“I don’t know yet. At this time it’s good not to know because it’s never a set thing. Like I could have a set thing right now but when I graduate it could flip. Really, I just want to make sure I’m in a career that implements growth. You see a lot of careers in STEM, people get one career and they are in that career forever. Especially, like working with computers, you would hear people say ‘I don’t want to work behind a computer my whole life’ and same. Even though I like doing it, I don’t want to still do that. I want to lead projects or do project management. I want to secure a career that will pay for my education in the case I want to pursue a master’s degree. Right now I’m interested in getting a business degree for something on the side to have or do like a two year program.”

What impact do you want to make in your career?
“At the Girls Who Code program, it was like engineers coming to talk to us. It was one engineer that really stood out and she was African American as well. She was really the one who made me say ‘okay, maybe I can do this’ and before that, I didn’t really know that we were the minority in the field. Listening to her story was impactful and it influenced me to take a look into STEM. I kind of want to be that when I am in my career. For other young African American women to look at me and be like ‘I can do that too’. So that, in the future, hopefully, we are not the minority. We could break that standard. I mean it’s hard for me, so if more girls decide to go into STEM, it won’t be hard for them because they could see other people in their classes and feel more comfortable.”

What do you want to achieve before you graduate college?
“I want to have a career secured, but just be on that road to having a career secured. I mean I’m in college for a reason. I don’t want to leave and not have my plans lined up. From knowing other people and from my experience, I have seen people come to college, not have their goals and career lined up and basically, their degree is wasted. I put too much into this degree so far. It’s going to be put to use. I’m actually graduating a semester early, so I’m hoping by December 2022, I graduate. Then for that Spring semester just chill while still having opportunities coming, if I decide to go back to school, I will have that break.”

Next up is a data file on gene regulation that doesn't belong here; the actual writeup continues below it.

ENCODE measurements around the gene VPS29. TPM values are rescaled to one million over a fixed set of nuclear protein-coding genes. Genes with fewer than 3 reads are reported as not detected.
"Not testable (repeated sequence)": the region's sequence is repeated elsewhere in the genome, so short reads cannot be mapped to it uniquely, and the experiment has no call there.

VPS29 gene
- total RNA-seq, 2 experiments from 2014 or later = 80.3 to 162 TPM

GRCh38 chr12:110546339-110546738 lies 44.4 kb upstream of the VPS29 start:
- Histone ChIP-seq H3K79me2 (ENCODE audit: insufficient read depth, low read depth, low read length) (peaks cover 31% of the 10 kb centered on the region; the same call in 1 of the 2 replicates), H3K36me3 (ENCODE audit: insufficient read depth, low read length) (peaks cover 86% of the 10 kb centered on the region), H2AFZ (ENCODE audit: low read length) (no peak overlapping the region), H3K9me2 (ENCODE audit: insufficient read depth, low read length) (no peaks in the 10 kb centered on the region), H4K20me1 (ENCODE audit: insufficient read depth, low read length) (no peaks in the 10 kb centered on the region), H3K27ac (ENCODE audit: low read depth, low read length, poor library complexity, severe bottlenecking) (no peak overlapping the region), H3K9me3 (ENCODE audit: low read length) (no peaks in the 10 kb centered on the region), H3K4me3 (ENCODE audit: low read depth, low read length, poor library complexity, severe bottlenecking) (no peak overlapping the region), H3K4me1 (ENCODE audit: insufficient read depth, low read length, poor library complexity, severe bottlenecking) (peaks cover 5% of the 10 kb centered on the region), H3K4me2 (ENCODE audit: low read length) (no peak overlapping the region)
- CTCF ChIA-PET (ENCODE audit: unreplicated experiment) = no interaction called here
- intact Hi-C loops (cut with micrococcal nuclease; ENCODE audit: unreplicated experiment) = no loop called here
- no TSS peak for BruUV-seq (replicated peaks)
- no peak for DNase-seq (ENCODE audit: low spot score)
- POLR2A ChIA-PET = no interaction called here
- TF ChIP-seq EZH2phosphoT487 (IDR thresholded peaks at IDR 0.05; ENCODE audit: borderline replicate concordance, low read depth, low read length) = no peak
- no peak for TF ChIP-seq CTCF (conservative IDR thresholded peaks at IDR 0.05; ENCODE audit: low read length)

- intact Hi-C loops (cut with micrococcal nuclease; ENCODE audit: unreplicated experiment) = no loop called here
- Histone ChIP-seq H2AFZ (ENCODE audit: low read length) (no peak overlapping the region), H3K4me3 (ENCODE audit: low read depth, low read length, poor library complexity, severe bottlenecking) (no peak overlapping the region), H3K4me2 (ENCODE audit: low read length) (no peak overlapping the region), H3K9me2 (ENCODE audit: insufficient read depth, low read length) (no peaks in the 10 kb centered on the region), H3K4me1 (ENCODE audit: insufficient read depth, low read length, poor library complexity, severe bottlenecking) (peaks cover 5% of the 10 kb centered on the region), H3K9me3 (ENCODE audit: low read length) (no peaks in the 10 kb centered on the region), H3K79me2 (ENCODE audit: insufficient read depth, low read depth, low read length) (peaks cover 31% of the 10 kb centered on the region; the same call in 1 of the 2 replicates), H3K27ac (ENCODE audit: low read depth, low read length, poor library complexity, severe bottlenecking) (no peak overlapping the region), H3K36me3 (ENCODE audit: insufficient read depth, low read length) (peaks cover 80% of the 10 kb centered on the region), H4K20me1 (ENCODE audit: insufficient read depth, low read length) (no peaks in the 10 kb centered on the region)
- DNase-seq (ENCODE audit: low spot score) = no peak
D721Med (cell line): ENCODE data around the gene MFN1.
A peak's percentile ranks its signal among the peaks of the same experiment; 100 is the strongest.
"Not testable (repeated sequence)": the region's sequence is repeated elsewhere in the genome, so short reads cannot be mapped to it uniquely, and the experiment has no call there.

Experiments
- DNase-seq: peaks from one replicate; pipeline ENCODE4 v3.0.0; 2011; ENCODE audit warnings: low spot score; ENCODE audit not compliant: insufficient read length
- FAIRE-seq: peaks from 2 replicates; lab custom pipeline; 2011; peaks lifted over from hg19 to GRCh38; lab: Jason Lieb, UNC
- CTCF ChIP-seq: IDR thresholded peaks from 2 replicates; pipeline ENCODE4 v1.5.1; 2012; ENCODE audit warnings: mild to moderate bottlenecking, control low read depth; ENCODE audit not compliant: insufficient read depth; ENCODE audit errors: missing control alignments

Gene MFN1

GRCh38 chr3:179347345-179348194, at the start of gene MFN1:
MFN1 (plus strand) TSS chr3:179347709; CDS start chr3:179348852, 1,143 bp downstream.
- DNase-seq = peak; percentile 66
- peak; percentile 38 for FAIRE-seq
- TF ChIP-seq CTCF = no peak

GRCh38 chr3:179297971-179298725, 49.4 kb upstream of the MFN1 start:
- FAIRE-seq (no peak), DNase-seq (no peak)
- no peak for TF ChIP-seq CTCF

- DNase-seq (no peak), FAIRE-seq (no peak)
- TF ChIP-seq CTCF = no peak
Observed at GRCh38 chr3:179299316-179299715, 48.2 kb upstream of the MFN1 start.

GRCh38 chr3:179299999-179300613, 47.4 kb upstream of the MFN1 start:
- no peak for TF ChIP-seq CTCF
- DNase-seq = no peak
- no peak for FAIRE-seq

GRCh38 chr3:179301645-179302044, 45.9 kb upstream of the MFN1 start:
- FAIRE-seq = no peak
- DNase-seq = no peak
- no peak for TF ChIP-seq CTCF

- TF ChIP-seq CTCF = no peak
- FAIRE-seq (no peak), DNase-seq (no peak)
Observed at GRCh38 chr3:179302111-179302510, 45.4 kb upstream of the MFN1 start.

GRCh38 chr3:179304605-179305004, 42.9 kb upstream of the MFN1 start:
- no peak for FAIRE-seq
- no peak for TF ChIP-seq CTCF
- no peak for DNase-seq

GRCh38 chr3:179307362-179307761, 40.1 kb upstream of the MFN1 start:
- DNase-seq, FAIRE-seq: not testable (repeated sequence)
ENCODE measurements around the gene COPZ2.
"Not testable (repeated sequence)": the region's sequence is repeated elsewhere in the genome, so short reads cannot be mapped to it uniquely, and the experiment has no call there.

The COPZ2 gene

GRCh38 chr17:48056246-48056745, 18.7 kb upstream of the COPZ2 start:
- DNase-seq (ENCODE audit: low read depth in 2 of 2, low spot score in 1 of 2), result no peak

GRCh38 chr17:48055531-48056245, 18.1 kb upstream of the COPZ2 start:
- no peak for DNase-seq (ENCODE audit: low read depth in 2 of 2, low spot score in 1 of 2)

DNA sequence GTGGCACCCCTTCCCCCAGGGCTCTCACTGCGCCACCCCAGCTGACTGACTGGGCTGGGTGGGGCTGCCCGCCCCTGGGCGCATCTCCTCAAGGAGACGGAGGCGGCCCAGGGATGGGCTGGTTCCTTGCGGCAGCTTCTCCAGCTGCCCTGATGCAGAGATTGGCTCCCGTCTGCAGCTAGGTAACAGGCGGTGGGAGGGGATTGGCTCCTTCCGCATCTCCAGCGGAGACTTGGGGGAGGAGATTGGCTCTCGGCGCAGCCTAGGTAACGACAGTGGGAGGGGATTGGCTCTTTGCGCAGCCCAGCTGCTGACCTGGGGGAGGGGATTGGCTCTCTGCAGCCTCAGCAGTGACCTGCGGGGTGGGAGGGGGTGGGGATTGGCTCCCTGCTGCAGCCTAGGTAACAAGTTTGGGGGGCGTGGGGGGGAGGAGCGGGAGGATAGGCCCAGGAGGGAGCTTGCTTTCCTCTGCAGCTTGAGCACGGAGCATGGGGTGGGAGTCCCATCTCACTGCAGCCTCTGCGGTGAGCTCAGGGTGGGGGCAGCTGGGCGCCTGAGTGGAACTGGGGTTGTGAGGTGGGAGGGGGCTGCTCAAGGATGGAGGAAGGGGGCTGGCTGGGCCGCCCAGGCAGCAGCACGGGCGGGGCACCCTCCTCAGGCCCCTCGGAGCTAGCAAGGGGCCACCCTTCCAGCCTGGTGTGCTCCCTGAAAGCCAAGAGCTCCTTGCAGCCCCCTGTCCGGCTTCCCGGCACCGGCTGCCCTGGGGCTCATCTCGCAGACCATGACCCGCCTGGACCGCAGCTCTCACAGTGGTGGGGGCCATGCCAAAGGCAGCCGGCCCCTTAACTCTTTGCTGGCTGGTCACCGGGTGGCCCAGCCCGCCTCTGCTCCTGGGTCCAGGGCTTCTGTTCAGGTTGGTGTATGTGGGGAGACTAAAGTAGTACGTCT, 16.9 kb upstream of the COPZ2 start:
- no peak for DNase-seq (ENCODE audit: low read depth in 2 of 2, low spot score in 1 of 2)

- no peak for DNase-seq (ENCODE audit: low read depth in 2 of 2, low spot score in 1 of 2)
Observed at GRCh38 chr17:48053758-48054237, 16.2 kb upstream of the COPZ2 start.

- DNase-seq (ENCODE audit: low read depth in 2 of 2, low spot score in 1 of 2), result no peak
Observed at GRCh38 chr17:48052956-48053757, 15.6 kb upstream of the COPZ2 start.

Have you won any scholarships towards your major?
“I have earned the Allen E. Paulson scholarship. They give it to any major in that school. I just applied to it again.”

If you had a message for anyone who is just now starting their major and is in the same major as you, what will it be?
“Don’t be afraid to ask for help. People come here at different levels. Some come knowing how to code, and some people don’t know the basics of coding. So, you come and see what level they are at and what level you are at then try to level it out a little bit. It shouldn’t be a bad thing it should just be like ‘maybe I should ask for help’. I was so nervous going to professors especially the engineering professors because they look not approachable. Then you learn that they are approachable and that they are probably not a people person or something. If you are going to procrastinate, then make a plan. I am a big procrastinator. I just knocked up the due date a couple days, so I could wait to do it that day but it is done before the due date.”